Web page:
Tadley Ewing Peake "Tadd" Dameron (February 21, 1917 – March 8, 1965) was an American jazz composer, arranger and pianist. Saxophonist Dexter Gordon called him the "romanticist" of the bop movementwhile reviewer Scott Yanow wrote that Dameron was the "definitive arranger/composer of the bop era".   Born in Cleveland, Ohio, Dameron was the most influential arranger of the bebop era, but also wrote charts for swing and hard bop players. The bands he arranged for included those of Count Basie, Artie Shaw, Jimmie Lunceford, Dizzy Gillespie, Billy Eckstine, and Sarah Vaughan. He and lyricist Carl Sigman wrote "If You Could See Me Now" for Sarah Vaughan and it became one of her first signature songs. According to the composer, his greatest influences were George Gershwin and Duke Ellington.   In the late 1940s, Dameron wrote arrangements for Gillespie's big band, who gave the première of his large-scale orchestral piece Soulphony in Three Hearts at Carnegie Hall in 1948. Also in 1948, Dameron led his own group in New York, which included Fats Navarro; the following year Dameron was at the Paris Jazz Festival with Miles Davis. From 1961 he scored for recordings by Milt Jackson, Sonny Stitt, and Blue Mitchell.   Dameron also arranged and played for rhythm and blues musician Bull Moose Jackson. Playing for Jackson at that same time was Benny Golson, who was to become a jazz composer in his own right. Golson has said that Dameron was the most important influence on his writing.   Dameron composed several bop standards, including "Hot House", "If You Could See Me Now", "Our Delight", "Good Bait" (composed for Count Basie),[3] and "Lady Bird". Dameron's bands featured leading players such as Fats Navarro, Miles Davis, Dexter Gordon, Sonny Rollins, and Wardell Gray.   After forming another group of his own with Clifford Brown in 1953, Dameron developed an addiction to narcotics toward the end of his career. He served time (1959–61) in federal prison in Lexington, Kentucky. Dameron suffered from cancer and had several heart attacks before dying of cancer in 1965, at the age of 48.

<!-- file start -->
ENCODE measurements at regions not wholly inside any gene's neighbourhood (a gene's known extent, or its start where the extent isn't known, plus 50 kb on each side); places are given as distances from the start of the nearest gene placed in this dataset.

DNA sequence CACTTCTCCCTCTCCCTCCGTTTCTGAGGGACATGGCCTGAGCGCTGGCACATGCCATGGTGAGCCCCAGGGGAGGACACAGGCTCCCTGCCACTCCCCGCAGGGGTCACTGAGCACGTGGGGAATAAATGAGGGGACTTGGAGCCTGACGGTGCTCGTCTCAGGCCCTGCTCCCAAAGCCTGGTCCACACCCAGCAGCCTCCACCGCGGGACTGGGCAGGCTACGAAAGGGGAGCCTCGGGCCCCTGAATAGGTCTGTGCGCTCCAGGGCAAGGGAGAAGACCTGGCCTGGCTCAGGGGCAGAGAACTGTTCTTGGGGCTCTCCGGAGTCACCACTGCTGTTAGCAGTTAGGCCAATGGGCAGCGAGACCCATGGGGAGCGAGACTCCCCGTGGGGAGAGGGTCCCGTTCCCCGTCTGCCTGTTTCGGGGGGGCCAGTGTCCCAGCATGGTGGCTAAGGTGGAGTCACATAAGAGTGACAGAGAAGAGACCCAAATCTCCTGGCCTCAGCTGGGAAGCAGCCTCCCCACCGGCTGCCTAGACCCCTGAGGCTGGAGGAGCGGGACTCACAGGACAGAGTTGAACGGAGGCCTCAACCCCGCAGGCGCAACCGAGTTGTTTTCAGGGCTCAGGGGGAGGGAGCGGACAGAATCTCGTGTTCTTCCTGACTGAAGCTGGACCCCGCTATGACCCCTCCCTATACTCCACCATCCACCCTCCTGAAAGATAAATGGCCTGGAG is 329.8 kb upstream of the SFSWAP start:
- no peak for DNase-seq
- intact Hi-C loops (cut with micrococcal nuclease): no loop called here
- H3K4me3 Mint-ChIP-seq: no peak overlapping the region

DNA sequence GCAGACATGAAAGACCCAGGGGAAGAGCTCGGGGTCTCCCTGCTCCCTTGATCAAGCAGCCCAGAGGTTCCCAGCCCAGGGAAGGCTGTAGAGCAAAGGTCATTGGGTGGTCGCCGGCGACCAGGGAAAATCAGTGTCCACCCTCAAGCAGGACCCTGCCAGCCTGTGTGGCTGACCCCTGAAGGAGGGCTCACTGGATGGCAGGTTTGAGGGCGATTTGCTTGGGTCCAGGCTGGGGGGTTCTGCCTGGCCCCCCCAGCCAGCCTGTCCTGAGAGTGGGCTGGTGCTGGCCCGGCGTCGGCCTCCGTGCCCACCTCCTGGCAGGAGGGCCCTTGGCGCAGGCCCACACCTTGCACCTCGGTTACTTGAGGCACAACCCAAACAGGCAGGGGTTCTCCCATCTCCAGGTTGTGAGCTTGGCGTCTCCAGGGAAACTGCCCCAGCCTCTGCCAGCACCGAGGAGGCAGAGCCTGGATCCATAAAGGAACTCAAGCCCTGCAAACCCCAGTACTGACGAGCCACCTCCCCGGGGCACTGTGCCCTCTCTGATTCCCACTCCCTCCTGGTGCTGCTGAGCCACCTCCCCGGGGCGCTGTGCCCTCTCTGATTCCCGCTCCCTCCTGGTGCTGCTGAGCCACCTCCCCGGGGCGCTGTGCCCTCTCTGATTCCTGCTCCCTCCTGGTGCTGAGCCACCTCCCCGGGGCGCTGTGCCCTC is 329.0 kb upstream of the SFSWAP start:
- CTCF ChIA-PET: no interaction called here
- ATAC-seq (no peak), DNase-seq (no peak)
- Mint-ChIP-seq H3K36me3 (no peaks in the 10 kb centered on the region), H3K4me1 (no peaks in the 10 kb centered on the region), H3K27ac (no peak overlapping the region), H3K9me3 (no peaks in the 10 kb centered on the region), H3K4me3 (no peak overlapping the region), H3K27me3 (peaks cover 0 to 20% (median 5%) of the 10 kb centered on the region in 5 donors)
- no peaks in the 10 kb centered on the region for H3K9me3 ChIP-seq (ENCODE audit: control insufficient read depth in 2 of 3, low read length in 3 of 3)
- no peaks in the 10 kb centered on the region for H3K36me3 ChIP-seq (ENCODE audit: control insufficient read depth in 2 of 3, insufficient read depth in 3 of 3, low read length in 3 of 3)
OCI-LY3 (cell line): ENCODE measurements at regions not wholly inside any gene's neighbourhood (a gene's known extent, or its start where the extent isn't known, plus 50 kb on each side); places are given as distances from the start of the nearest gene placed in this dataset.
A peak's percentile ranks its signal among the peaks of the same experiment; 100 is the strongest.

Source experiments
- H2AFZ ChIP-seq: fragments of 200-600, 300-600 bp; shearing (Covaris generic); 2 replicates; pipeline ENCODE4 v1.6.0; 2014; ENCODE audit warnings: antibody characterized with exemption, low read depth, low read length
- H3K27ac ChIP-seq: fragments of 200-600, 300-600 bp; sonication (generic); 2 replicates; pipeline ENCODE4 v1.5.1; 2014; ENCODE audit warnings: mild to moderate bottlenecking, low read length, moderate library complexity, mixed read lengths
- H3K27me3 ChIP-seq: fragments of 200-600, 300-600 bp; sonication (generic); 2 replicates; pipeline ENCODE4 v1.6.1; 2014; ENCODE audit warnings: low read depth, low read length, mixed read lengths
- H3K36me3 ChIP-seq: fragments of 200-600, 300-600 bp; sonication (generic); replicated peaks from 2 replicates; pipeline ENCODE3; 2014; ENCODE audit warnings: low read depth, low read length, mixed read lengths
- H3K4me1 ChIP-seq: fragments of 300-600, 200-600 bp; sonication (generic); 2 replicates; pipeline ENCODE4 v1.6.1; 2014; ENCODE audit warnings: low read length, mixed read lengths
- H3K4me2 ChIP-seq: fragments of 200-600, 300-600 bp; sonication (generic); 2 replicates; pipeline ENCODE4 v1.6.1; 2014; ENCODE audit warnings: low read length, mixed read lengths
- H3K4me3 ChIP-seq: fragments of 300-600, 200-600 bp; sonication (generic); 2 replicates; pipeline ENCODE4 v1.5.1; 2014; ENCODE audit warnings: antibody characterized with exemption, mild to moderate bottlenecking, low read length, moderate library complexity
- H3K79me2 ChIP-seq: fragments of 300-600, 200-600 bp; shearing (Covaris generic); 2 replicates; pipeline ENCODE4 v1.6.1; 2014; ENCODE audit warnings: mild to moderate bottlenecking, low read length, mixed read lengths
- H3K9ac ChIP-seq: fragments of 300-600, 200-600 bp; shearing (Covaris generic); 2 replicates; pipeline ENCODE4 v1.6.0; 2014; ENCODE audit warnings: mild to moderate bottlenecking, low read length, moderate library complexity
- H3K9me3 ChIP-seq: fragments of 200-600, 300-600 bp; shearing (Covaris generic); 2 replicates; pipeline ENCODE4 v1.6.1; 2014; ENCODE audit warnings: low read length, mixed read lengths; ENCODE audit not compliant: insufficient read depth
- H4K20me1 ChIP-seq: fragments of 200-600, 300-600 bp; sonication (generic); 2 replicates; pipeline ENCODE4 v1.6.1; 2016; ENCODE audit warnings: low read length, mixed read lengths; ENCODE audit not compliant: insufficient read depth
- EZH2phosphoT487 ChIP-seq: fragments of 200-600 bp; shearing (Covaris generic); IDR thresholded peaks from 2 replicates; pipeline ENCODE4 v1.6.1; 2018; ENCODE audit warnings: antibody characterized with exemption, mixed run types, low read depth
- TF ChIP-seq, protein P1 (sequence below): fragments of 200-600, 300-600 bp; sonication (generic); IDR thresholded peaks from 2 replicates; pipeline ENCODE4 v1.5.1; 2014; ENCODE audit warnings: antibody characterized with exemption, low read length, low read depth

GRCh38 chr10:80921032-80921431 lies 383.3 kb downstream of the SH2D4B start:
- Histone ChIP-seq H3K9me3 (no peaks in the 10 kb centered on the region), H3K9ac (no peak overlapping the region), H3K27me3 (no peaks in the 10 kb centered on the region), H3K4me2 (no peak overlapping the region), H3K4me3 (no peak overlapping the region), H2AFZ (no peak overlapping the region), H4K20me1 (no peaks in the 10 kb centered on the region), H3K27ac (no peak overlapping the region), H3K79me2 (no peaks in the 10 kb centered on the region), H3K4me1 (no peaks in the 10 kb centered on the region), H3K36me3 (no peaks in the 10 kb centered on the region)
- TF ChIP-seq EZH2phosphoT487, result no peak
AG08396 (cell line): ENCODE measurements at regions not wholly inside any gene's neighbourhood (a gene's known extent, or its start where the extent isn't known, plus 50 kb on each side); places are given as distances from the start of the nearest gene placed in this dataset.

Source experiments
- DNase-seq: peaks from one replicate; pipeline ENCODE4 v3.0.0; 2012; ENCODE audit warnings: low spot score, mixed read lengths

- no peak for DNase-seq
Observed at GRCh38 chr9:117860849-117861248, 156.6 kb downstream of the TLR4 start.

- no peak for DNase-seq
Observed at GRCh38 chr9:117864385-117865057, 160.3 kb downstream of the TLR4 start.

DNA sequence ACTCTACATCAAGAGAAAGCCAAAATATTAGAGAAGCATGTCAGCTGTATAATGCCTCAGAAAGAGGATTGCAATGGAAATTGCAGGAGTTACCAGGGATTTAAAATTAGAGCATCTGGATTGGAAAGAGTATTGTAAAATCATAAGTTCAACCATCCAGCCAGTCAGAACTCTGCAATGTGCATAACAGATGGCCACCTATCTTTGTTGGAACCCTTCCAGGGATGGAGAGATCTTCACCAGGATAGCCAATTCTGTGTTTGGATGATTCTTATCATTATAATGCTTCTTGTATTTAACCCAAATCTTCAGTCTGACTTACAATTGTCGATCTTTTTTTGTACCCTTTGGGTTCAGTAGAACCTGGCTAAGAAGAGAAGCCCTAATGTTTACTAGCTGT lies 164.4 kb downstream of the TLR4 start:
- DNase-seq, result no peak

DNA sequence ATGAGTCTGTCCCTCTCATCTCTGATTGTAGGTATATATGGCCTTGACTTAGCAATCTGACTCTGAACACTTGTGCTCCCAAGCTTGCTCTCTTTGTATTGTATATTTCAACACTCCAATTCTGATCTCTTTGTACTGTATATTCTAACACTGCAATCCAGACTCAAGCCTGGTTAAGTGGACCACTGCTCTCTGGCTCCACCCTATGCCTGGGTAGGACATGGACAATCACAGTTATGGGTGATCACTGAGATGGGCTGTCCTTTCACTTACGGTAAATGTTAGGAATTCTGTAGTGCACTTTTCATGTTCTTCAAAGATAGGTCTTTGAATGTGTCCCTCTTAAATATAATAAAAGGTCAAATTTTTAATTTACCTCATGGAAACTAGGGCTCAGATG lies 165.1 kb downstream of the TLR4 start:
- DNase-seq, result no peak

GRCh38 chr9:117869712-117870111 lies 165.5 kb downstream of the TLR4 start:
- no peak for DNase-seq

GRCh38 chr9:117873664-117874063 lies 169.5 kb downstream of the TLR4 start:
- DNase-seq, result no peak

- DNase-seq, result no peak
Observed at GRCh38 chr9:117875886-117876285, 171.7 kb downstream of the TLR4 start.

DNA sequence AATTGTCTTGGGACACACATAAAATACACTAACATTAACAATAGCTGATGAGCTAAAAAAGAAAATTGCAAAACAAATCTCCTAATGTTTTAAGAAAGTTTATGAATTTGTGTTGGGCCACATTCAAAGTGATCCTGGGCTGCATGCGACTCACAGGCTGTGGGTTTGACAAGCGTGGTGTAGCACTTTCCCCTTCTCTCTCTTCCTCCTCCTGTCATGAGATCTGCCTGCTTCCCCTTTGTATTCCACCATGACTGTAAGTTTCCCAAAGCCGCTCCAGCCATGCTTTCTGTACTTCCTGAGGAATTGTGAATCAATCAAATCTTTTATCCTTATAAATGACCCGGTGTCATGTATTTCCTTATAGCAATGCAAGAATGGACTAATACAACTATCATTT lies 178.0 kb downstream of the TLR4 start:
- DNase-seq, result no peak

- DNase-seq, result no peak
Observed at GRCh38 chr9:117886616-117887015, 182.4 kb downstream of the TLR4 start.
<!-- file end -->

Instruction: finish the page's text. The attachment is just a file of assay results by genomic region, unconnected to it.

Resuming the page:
Tadley Ewing Peake "Tadd" Dameron (February 21, 1917 – March 8, 1965) was an American jazz composer, arranger and pianist. Saxophonist Dexter Gordon called him the "romanticist" of the bop movementwhile reviewer Scott Yanow wrote that Dameron was the "definitive arranger/composer of the bop era".   Born in Cleveland, Ohio, Dameron was the most influential arranger of the bebop era, but also wrote charts for swing and hard bop players. The bands he arranged for included those of Count Basie, Artie Shaw, Jimmie Lunceford, Dizzy Gillespie, Billy Eckstine, and Sarah Vaughan. He and lyricist Carl Sigman wrote "If You Could See Me Now" for Sarah Vaughan and it became one of her first signature songs. According to the composer, his greatest influences were George Gershwin and Duke Ellington.   In the late 1940s, Dameron wrote arrangements for Gillespie's big band, who gave the première of his large-scale orchestral piece Soulphony in Three Hearts at Carnegie Hall in 1948. Also in 1948, Dameron led his own group in New York, which included Fats Navarro; the following year Dameron was at the Paris Jazz Festival with Miles Davis. From 1961 he scored for recordings by Milt Jackson, Sonny Stitt, and Blue Mitchell.   Dameron also arranged and played for rhythm and blues musician Bull Moose Jackson. Playing for Jackson at that same time was Benny Golson, who was to become a jazz composer in his own right. Golson has said that Dameron was the most important influence on his writing.   Dameron composed several bop standards, including "Hot House", "If You Could See Me Now", "Our Delight", "Good Bait" (composed for Count Basie),[3] and "Lady Bird". Dameron's bands featured leading players such as Fats Navarro, Miles Davis, Dexter Gordon, Sonny Rollins, and Wardell Gray.   After forming another group of his own with Clifford Brown in 1953, Dameron developed an addiction to narcotics toward the end of his career. He served time (1959–61) in federal prison in Lexington, Kentucky. Dameron suffered from cancer and had several heart attacks before dying of cancer in 1965, at the age of 48.
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Tadd Dameron
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